This study shows links between Long COVID’s neurological effects, including brain fog and cognitive decline, and brain blood vessel integrity, offering hope for new treatments and diagnostic methods.

https://www.nature.com/articles/s41593-024-01576-9 (open access)

  • @Sekrayray@lemmy.world
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    1002 months ago

    Bringing in a medical perspective since there is a lot of subtle misunderstanding in the comments section:

    The source study is not referring to “brain bleeding” or “mini strokes” as a cause of long COVID—the results point more towards a breakdown of the integrity of the blood brain barrier and maybe micro vascular ischemia.

    You can essentially think of your central nervous system (brain and spinal cord) as being surrounded by a very selective security system called the Blood Brain Barrier (BBB). The BBB exists to prevent certain chemicals and cell signaling molecules from entering the central nervous system and messing things up. Neurons and many of the cells that support neurons do not regenerate and tolerate stress as well as other parts of the body, which is why the BBB is so important. Through the various assays the primary authors used it seems like in the setting of long COVID there is a breakdown of the BBB—it starts letting things in and out that it shouldn’t be. This leads to inflammation and damage in the brain which likely results in immediate decreased processing ability and also long-term damage (which further leads to decreased processing ability). One of the components which “leaks” in this setting of BBB breakdown are components of the coagulation cascade (the things that make blood clot) which may potentiate small areas of clotting and decreased blood flow (a thing we called micro vascular ischemia—like an ischemic stroke but in very small capillaries). This entire mechanism is similar to (but very different in nuance) “leaky gut syndrome,” where the gut endothelium starts to break down and cause inflammation. I put that out there since leaky gut is gaining more popular understanding these days and may be more familiar for some folks.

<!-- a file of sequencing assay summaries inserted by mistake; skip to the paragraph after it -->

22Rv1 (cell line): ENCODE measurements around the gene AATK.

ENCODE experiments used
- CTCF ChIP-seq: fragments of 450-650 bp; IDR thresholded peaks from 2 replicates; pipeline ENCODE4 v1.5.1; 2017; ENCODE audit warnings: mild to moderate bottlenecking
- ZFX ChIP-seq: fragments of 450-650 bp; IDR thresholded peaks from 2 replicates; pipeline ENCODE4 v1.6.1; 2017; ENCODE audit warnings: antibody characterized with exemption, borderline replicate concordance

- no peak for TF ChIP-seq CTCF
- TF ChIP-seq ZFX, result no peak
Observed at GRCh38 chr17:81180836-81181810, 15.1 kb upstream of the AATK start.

As of now there is no available treatment that restores the endothelial integrity of the BBB. Off of the top of my head this study may suggest that more treatments to modulate the inflammsome (roughly—the amount of inflammation in your body) could be beneficial—which sort of tracks since there is some scattered evidence that high dose Omega-3’s help long COVID.

      • @Sekrayray@lemmy.world
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        152 months ago

        Not exactly—although an MRI w/wout contrast may show some microvascular ischemia or cortical volume loss. Based on the study there may be some clues from secondary inflammatory markers, but those aren’t specific (other things can elevate them beyond long COVID).

        I think this will likely remain a clinical diagnosis for several years until we understand more.

    • BeboOP
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      31 month ago

      Oh this was really very well explained. Thanks a lot for sharing this.

    • lemmyng
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      32 months ago

      Would you say that the layman’s metaphor for this is like the brain suddenly living in a drafty house?

      • @Sekrayray@lemmy.world
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        31 month ago